Switching to a New Mac: How to Transfer/Move Reunion Files

You'll need to transfer/move your Reunion files if you are switching to a newer or different Mac.

Time Machine

The easiest way to move all your files from one Mac to another is by using an external drive for Time Machine on the "old" mac (even if only for a short time), and then plugging the drive into the new Mac, answering a few questions, and letting the "new" Mac restore everything for you from the Time Machine backup (it'll restore all of your files, installed apps, preferences, etc.). Learn more about Time Machine by clicking here.

Note: If you purchased Reunion via download, you'll need to enter your User Name and License Code the first time you use Reunion on the new Mac. If you can't find your User Name and License Code, you can request those details here. If you purchased Reunion 11 on CD, you will need to use the CD to authorize the installation as outlined here. If your new Mac doesn't have a CD drive, contact us to request an updated license code. Contact information is here.


For the purpose of explanation, we refer to the Mac you are transferring data from as "A" and the Mac you are transferring data to as "B." Some of the approaches listed below are more suited to certain models of Macs than others. Generally, the easier options are available with newer Macs.

Moving Files
Migration Assistant

For many years, Apple has included the Migration Assistant (located in your Applications/Utilities folder) to simplify and automate this process. This app even offers to help you when you first use a new Mac. In other scenarios (particularly with very old Macs), the following suggestions may be helpful when you need to transfer files.


If you have a Dropbox account and have installed Dropbox on both of your Macs, files moved to the Dropbox folder on one Mac will appear in the Dropbox folder of the other Mac. Once the files appear on your other Mac, you can move them to their desired location or leave them in the Dropbox folder. More information about using Dropbox to run Reunion on multiple Macs is in your Reunion for Mac User Guide.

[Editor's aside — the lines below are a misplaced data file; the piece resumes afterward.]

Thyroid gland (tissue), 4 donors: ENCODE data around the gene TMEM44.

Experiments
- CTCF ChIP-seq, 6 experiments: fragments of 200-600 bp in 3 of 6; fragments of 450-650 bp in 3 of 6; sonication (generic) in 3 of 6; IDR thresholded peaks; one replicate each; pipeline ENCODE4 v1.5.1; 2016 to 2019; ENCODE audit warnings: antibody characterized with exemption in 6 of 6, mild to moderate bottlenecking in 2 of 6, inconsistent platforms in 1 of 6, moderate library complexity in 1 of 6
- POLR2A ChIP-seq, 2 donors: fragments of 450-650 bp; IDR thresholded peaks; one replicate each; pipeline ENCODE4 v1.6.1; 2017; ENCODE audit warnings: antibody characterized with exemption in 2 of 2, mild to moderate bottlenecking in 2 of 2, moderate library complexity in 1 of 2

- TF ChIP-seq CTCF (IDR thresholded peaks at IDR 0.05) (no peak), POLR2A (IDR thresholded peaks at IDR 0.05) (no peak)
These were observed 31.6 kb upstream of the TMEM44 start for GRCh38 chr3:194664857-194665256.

USB Flash Drive, Stick Drive, Jump Drive, Thumb Drive, Pen Drive, etc.
With USB flash drives, the key is to copy your data from Mac A to the USB flash drive, and from there to Mac B.

Be sure the largest single file you're moving will fit on the drive. Also, make sure that your USB drive is formatted for Mac OS X. Doing this can prevent the loss of file identification information.

If Mac A can burn (write/create) a CD, then Mac B can read the CD if it also has a CD drive, or if you have an external CD reader. Be sure to format the CD in Macintosh format so that all Macintosh file identification information is properly preserved.

If Mac A can't burn CDs, you may be able to get a Mac expert/genius to take the needed files from Mac A's hard drive and save them onto a CD or USB drive for you. This will enable you to transfer the files to Mac B. This approach is more expensive than some, but is occasionally helpful when Mac A is too old a machine for other alternatives.

Ethernet Network
If both Macs have a Ethernet ports, you can connect the Macs via an Ethernet/Cat-5 cable, set up file sharing on one or both Macs, and transfer files across. If you have an Ethernet hub and a pair of ordinary Ethernet cables, you can plug both Macs into the hub and link them that way. If you do not have an Ethernet hub, you can directly connect the Ethernet ports of the two Macs with an Ethernet "crossover" cable. (Newer Macs can be directly connected with an ordinary Ethernet cable rather than a crossover cable. See this page for details.)

Once the Macs are connected, you'll have to set up file sharing on one of them and connect to the "shared" Mac with the other, allowing you to transfer files back and forth. Instructions on setting up file sharing on Mac OS 8 or 9 are available in this page on Apple's site. Equivalent instructions for Mac OS X systems can be found here.

Note: You may have to enable Appletalk on both Macs (particularly if one of the Macs uses Mac OS 8 or 9) for file sharing to work.

If both Macs have FireWire ports, you can use FireWire target disk mode to make one Mac (known as the target Mac) available to the other (the host Mac) as if it were an extra hard drive. Then you can move files from one Mac to another.

There are specific limitations regarding what Macs will work as "target" Macs. Because of this, it would be a good idea to read the instructions here before trying this.